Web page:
al stewart

P e g g y ..S e e g e r

beach full of shells

Peggy Seeger
Bring Me Home


“The arrangements are very simple on Bring Me Home, acoustic guitars, banjos, and harmonium, allowing Seeger’s vocals to hold the center. What makes Bring Me Home more fascinating than the average traditional album is that Seeger and a few other musicians proceed with relaxed confidence: they easily fall into the moment, allowing each song to unfold naturally. This easy-flowing confidence makes Bring Me Home easy to like. (4-1/2 stars out of 5)”
– Ronnie D. Lankford, Jr., All Music Guide


“. . . A wonderfully understated piece of work. The arrangements are stripped back to just one or two backing instruments, with three of the songs sung unaccompanied – all the better to appreciate the power and beauty of these magnificent old songs. . . . The autobiographical title track – which is also the sole original here – brings the album to a fittingly elegiac close, summing up an entire lifetime in seven elegantly structured verses.”
– Sarah McQuaid, Evening Herald, Dublin


“I love Bring Me Home - it is so, so good – like old friends, good music, a warm fire and a cold night outside.”
– Mike Harding, BBC Folk On 2


. . . A haunting collection of songs that feature minimal instrumentation (mostly banjo, guitar, and concertina), and a couple of a cappella cuts. Seeger’s voice is a bit rough around the edges, but I think this serves to make the songs seem more real and immediate. . . . A solid effort from one of the most respected folk musicians.”
– Bob Olsen, MusicTAP: The Digital Bits


“It’s really unfortunate that Peggy Seeger never got the same attention as her half brother. I know people will call this blasphemy, but I think they are fairly on par: both genius songwriters, genius players, and, well, essentially play the same songs. Younger than Pete by 16 years, and Mike by a few less, Peggy was born into music: musical parents, musical brothers, and a legacy to hold up. She did well, let me tell you. . . . She doesn’t rely on fancy technology to make her music sound good. Most of the tracks star only her and her 5 string banjo or acoustic guitar, just how folk should be. ‘Hang Me’ holds banjo playing that is a step up from phenomenal . . . I honestly cannot get enough of this! ****Shelton's Single of the Week: "Peacock Street"****”
John Shelton Ivany Top 21 (syndicated)

“Back to tying up her Home trilogy after a detour with her great birthday concert recording last year, the grande dame for the first family of folk music does not disappoint. . . . The view of Seeger’s vision of home rounds out the trilogy nicely. When taken with the two preceding sets, this is a pretty grand contemporary folk statement.  With a gentle message and touch, Seeger knows that love can take you home again . . .”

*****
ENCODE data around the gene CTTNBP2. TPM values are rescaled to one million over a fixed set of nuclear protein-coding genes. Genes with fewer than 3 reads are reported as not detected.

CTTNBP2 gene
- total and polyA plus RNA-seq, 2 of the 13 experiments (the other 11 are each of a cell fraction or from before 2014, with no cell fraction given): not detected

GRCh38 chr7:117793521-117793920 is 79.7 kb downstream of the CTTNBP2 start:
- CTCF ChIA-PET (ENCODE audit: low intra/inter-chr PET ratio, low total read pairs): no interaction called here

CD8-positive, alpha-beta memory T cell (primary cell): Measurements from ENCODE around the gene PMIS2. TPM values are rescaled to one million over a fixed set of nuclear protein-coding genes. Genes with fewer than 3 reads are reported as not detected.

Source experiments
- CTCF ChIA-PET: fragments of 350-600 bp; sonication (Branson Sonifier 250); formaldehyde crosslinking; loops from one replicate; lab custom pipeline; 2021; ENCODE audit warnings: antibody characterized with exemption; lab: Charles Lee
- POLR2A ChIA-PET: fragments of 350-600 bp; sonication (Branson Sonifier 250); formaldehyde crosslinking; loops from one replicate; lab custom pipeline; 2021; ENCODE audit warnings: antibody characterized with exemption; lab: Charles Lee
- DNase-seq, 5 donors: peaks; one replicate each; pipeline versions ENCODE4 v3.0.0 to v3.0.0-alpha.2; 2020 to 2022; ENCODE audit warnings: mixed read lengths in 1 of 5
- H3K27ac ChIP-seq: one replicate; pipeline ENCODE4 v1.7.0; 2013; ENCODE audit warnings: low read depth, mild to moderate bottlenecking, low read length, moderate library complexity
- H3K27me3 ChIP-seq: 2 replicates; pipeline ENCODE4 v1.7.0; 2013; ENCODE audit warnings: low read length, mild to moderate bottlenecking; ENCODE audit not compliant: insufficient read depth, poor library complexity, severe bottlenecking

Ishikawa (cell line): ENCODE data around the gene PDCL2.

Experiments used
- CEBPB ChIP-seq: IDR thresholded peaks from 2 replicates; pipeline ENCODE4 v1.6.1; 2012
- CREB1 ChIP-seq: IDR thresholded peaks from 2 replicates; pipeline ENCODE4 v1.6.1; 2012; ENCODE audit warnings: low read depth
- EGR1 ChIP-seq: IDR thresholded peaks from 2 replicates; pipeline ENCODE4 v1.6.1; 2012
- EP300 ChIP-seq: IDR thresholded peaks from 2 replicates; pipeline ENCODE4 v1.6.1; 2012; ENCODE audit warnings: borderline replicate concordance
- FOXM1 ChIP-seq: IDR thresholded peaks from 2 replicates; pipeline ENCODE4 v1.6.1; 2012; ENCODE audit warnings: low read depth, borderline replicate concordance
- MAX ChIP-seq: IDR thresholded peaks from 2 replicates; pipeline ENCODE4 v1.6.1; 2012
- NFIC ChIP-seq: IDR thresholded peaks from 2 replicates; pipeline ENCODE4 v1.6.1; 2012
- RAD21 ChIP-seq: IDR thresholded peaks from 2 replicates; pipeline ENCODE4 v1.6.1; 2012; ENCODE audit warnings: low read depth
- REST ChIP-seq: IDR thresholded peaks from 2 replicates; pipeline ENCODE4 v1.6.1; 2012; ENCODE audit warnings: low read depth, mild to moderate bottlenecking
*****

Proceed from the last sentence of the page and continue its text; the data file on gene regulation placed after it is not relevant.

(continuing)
– Chris Spector, Midwest Record


“[Bring Me Home] consists for the most part of newly-recorded versions of some of Peggy’s favourite traditional (or near-traditional) folksongs from the US and UK, to which 12-track sequence is appended the beautiful, poignant, reflective self-penned title track, which forms the most fitting conclusion to (and consummation of) the trilogy that one could imagine. It’s a deeply personal composition (how could it be otherwise, with lines like ‘The first time ever I saw his face, his heart became my own’?), and yet its sentiments and experiences also can be seen to have an embracingly universal import; this aspect, together with its very simplicity of expression, renders it profoundly moving. As for the traditional material, well these new renditions are uniformly superlative and often intriguing; not only do we get here the voice of a master interpreter of these songs of many years’ standing, one who loves and knows the songs in depth and clearly truly understands them, but Peggy’s also a lady who has immense experience of actually thinking about these songs and carefully choosing the ideal versions for her to perform. . . . This is an exceptionally lovely release; in fact, the whole trilogy has proved eminently treasurable – thanks, Peggy, for everything.”
– David Kidman, NetRhythms
“. . . Peggy Seeger has long captured the darkness and betrayal of life’s tragedies in song. Seldom have I heard her do so as eloquently as on Bring Me Home, the final component of a trilogy of recordings made with her sons. Like Jean Ritchie, Seeger removes all adornment from timeless Anglo-American folk songs. . . . People have been singing some of these songs for hundreds of years; because of people like Peggy Seeger, they will be sung for hundreds more. This is what folk music is all about.”
Red Deer Advocate, Red Deer, AB, Canada